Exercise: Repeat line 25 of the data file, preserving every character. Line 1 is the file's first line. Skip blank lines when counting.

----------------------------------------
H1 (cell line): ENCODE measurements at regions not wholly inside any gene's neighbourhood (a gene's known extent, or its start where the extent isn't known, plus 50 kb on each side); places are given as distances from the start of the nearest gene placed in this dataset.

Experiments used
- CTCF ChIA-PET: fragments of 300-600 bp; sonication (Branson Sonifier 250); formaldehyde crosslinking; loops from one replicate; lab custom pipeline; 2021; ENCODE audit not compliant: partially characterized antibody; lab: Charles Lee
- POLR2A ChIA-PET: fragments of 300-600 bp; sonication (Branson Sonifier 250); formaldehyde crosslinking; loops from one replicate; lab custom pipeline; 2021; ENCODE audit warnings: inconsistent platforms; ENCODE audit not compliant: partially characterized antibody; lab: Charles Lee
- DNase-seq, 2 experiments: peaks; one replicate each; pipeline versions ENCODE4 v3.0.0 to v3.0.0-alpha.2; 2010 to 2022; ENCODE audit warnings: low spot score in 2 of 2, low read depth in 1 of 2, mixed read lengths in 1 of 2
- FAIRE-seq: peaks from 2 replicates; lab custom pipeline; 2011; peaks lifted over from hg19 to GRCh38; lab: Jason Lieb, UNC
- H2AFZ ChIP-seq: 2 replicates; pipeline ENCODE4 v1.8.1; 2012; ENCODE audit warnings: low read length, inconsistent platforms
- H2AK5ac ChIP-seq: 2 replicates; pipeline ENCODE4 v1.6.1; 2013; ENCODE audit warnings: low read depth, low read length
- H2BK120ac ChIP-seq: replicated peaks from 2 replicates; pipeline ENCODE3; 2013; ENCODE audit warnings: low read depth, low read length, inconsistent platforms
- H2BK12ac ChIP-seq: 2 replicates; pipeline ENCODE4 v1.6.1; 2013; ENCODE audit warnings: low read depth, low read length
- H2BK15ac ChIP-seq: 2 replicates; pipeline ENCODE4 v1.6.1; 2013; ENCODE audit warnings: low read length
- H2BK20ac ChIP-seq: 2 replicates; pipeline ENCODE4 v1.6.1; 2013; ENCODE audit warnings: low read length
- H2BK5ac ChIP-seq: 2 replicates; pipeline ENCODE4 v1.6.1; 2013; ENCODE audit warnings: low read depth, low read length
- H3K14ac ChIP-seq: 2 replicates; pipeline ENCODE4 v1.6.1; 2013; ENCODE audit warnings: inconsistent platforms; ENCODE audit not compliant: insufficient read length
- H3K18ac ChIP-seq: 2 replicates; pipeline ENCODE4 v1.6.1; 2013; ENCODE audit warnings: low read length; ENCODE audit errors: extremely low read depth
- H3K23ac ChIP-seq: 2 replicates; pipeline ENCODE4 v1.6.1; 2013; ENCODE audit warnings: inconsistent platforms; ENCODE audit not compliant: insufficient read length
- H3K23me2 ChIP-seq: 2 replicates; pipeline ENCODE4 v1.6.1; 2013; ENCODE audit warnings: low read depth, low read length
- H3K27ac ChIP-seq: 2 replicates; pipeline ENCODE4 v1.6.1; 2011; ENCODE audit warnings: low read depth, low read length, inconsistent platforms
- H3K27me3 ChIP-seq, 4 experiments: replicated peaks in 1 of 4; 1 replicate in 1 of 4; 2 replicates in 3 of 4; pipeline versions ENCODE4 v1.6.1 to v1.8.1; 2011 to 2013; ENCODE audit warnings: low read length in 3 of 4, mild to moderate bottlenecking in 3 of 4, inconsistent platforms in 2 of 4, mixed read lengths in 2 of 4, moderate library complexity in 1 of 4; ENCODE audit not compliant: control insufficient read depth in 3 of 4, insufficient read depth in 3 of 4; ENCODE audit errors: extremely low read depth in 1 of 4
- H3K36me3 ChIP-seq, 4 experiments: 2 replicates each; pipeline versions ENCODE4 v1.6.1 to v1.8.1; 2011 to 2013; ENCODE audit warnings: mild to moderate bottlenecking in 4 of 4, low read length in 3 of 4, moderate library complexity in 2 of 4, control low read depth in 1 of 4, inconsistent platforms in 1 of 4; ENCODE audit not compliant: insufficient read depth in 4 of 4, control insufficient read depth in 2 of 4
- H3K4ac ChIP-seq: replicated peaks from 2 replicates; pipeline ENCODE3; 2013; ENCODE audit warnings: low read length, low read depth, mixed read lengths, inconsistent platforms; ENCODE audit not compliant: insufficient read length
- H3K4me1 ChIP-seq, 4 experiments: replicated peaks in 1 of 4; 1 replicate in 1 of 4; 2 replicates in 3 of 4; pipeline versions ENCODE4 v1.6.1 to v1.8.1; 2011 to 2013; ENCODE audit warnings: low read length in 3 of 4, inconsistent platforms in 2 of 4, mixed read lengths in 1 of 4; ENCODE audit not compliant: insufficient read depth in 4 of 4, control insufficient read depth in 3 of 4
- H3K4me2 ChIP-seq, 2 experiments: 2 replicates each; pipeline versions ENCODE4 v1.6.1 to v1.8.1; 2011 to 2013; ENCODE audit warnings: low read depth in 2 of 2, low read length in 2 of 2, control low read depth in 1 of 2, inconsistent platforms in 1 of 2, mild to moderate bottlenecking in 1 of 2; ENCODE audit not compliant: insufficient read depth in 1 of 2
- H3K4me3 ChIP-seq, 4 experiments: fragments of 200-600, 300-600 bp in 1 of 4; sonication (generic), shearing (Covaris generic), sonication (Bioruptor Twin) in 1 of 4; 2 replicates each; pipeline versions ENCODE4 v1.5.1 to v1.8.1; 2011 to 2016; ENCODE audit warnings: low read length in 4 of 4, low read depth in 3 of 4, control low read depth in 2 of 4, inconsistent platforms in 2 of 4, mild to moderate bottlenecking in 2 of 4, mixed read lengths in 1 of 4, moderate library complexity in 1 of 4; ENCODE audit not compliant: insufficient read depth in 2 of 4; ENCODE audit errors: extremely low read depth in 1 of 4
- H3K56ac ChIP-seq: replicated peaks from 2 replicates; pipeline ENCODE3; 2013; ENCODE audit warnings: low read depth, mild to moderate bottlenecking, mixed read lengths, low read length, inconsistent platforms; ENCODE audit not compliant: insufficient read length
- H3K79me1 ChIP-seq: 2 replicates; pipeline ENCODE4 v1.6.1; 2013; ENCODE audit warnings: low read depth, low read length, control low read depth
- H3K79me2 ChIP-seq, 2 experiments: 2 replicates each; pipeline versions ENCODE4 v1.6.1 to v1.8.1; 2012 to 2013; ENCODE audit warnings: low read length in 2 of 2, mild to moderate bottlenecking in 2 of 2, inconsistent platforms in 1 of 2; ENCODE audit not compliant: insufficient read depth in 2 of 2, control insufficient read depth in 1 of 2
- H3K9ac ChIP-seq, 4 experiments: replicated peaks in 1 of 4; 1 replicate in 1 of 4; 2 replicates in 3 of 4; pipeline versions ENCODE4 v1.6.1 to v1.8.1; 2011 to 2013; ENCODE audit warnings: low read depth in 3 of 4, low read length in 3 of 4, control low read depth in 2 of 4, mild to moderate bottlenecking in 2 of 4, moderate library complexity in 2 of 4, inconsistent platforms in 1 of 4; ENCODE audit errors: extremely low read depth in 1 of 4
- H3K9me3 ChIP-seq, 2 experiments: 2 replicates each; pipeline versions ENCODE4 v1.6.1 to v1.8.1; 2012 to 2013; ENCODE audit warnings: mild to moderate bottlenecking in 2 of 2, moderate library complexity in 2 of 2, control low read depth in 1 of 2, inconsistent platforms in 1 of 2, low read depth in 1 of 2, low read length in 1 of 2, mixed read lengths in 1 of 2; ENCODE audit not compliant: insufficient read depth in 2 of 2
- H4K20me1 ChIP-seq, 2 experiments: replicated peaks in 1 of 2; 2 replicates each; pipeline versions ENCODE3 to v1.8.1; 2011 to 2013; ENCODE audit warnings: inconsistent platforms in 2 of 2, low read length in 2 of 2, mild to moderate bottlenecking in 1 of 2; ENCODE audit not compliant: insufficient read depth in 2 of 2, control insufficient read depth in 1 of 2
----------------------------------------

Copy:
- H3K56ac ChIP-seq: replicated peaks from 2 replicates; pipeline ENCODE3; 2013; ENCODE audit warnings: low read depth, mild to moderate bottlenecking, mixed read lengths, low read length, inconsistent platforms; ENCODE audit not compliant: insufficient read length